Our current educational system still bears many of the hallmarks of the work done by one of her key supporters, that brilliant conservative thinker, Keith Joseph. High-quality qualifications (like the GCSEs he introduced), support for world-leading university research and a focus on bringing parents along on their children’s journey to knowledge have been huge inspirations for me and my brilliant team of ministers at the department.

Since we Conservatives returned to Government in 2010, a series of reforms, spearheaded by Michael Gove and Nick Gibb, have led to an explosion of improvements across the school system and proved one of the crowning achievements of the Coalition. These reforms, introducing free schools, and driving academisation, or autonomy from local government to you and me, has been transformational.

The facts speak for themselves: 86 per cent of schools are now rated as Good or Outstanding, versus 68 per cent in 2010. English primary school students are now better at reading than they have ever been, and the attainment gap between disadvantaged pupils and their peers narrowed by 13 per cent at age 11 and nine per cent at age 16, between 2011 and 2019, before the pandemic struck. We Conservatives should be proud.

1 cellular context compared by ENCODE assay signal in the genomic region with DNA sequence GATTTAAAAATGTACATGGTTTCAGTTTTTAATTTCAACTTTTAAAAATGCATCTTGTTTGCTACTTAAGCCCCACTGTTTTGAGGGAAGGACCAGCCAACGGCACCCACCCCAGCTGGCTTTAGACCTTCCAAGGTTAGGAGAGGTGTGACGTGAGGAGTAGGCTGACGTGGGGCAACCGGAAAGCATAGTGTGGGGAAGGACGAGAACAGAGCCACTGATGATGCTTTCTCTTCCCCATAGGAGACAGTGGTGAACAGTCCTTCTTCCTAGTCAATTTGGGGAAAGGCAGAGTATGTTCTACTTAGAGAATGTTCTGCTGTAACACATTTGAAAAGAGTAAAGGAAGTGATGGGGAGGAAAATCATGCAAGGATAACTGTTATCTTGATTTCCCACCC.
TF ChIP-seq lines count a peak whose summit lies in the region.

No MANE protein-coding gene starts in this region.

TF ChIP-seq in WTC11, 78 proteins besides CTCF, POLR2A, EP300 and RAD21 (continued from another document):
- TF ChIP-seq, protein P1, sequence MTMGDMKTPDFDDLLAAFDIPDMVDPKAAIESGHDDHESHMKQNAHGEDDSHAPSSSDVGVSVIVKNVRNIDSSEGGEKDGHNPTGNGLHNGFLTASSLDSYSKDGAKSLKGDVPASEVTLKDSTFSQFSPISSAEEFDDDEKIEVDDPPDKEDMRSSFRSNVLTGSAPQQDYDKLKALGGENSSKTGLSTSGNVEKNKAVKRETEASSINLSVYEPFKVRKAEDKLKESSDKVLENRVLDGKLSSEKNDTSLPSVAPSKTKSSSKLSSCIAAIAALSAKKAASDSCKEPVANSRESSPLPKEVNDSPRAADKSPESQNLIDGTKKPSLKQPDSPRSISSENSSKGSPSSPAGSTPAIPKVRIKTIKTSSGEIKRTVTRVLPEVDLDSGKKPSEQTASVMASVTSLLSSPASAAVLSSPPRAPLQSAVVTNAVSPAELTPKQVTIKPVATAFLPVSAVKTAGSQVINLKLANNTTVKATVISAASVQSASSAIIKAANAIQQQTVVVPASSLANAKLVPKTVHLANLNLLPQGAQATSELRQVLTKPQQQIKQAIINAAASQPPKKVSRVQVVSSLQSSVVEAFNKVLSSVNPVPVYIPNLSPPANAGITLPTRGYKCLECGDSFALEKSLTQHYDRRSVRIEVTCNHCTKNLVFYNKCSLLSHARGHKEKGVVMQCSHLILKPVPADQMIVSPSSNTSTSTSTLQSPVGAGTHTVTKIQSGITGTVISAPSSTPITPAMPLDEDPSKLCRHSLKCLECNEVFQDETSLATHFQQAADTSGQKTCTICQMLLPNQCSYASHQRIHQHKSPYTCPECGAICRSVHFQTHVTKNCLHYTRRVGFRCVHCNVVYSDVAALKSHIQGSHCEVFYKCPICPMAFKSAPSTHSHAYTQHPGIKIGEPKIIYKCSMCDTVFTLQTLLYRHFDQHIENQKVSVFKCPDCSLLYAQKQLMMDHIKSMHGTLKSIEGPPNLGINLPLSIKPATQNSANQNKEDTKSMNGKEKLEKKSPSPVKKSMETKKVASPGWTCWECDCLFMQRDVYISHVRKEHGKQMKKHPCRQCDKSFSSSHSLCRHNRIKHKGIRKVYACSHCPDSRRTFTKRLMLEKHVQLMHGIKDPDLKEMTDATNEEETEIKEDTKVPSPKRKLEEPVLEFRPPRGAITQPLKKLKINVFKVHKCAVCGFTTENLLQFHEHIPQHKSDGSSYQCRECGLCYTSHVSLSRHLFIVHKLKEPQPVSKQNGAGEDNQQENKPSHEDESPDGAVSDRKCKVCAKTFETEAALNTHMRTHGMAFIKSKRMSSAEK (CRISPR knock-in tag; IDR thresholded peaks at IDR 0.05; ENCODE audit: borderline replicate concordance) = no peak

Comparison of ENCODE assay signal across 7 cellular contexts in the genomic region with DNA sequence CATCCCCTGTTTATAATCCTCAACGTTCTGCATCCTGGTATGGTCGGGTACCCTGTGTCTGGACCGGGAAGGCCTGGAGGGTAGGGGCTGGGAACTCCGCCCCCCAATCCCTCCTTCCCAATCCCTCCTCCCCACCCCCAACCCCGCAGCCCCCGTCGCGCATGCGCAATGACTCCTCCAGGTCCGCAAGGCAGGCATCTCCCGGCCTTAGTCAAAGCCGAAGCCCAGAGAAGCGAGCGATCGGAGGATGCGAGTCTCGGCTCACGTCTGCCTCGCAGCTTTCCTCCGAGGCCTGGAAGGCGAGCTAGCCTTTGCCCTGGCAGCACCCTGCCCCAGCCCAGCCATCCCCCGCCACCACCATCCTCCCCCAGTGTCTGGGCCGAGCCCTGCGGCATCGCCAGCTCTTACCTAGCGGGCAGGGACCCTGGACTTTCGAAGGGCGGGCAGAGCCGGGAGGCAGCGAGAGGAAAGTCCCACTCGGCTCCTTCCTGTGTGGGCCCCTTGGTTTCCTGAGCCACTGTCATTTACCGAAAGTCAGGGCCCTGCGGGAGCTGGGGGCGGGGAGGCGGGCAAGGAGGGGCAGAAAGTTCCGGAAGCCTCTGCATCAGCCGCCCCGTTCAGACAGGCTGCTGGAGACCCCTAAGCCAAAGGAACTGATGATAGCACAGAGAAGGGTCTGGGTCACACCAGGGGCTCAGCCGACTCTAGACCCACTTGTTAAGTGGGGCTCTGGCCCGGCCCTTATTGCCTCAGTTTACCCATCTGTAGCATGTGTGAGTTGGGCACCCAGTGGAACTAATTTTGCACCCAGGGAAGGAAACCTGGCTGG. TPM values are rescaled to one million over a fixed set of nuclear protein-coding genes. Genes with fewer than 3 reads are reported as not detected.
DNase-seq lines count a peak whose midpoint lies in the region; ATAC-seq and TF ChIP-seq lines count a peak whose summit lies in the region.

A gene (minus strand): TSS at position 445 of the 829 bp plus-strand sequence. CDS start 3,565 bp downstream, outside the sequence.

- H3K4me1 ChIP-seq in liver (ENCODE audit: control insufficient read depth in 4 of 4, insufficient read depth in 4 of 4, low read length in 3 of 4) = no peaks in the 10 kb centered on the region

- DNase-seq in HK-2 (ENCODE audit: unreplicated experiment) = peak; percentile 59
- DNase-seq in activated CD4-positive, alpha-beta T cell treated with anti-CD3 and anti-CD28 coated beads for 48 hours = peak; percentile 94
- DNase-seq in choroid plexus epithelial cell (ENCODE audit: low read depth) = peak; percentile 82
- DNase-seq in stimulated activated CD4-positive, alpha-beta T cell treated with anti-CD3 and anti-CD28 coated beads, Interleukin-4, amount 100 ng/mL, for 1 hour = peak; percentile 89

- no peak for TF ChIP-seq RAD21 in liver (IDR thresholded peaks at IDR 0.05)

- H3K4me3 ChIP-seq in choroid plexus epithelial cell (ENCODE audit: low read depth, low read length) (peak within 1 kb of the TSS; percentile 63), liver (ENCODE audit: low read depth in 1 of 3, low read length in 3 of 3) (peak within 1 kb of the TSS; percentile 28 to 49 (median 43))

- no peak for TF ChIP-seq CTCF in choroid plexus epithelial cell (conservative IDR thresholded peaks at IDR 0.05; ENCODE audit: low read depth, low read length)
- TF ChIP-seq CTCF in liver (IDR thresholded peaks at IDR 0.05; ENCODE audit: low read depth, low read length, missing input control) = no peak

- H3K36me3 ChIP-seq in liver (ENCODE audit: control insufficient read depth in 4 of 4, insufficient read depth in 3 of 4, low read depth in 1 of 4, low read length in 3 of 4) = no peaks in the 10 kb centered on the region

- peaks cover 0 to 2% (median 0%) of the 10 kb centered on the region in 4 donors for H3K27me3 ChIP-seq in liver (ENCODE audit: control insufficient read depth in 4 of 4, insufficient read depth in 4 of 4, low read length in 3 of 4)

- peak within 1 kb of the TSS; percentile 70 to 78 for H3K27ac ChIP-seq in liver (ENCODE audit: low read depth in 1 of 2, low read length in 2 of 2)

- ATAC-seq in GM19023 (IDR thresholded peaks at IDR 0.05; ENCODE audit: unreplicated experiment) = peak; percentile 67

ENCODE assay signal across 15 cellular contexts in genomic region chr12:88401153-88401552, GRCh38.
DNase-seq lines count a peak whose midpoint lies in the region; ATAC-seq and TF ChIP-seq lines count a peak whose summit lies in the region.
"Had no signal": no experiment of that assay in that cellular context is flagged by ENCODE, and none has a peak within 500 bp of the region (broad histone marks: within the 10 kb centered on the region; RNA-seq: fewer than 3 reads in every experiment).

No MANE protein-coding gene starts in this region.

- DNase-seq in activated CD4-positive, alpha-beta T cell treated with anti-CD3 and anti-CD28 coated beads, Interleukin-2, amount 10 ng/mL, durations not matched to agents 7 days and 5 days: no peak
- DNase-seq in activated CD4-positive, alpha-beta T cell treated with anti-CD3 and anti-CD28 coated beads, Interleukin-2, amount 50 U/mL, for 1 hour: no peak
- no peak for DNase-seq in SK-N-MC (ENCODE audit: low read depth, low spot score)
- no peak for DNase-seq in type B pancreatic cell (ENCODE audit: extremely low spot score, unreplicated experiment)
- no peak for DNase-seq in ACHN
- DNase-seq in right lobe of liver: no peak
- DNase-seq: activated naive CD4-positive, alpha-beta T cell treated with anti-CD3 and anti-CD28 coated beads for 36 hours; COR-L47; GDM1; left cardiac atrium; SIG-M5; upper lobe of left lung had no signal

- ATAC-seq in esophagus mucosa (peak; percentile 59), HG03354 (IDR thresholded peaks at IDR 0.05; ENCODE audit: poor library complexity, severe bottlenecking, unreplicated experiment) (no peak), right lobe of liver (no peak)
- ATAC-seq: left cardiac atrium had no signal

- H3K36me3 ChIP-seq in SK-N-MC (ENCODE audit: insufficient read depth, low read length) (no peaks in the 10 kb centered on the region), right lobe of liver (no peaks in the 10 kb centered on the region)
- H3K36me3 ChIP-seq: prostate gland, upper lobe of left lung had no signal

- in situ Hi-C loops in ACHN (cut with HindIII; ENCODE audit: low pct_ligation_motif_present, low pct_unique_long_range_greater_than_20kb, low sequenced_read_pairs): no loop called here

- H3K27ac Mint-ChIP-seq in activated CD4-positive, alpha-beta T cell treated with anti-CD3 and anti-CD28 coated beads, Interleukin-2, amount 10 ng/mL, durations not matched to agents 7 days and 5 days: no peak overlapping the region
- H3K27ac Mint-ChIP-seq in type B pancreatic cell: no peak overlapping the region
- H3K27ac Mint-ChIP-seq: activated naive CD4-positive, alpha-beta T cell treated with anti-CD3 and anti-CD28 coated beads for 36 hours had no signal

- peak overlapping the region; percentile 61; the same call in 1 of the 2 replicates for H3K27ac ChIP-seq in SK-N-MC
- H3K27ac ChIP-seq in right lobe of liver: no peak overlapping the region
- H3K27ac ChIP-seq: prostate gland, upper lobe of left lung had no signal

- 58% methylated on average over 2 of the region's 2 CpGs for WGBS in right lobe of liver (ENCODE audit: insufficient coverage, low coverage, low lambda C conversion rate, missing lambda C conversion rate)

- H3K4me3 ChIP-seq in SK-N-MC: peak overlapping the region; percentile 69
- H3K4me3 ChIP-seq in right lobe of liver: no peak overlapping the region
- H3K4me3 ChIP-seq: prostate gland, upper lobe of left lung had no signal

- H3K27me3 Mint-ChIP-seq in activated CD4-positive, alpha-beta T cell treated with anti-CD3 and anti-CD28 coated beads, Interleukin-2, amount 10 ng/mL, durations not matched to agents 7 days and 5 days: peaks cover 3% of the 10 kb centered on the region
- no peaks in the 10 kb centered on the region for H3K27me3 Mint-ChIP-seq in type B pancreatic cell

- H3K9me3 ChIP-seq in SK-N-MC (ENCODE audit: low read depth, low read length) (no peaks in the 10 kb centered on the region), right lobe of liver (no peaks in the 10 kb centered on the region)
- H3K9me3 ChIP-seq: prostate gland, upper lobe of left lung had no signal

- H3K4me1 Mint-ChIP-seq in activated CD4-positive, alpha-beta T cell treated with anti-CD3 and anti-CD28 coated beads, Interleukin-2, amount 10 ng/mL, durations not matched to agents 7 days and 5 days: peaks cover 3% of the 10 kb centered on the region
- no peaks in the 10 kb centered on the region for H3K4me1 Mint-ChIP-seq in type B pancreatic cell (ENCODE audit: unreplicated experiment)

And Gavin Williamson, through a laser-like focus on the skills agenda, on T-levels and on quality apprenticeships, helped rebuild that parity of esteem and are turning us once again into a nation that makes and builds things.

The Prime Minister’s commitment to delivering for pupils and parents is total, and we are working in lockstep to deliver the reform that is needed for the next generation to thrive.

And if you had told me back when I was the apprenticeship tsar that we would have a Prime Minister who would put the money behind a transformative policy such as the Lifelong Loan Entitlement, enabling people to retrain and up-skill throughout their life, I would have bitten your hand off!

So, you can see: taking up a mantle of this pedigree is an inspiring, and daunting, one. Truly, I am standing on the shoulder of giants.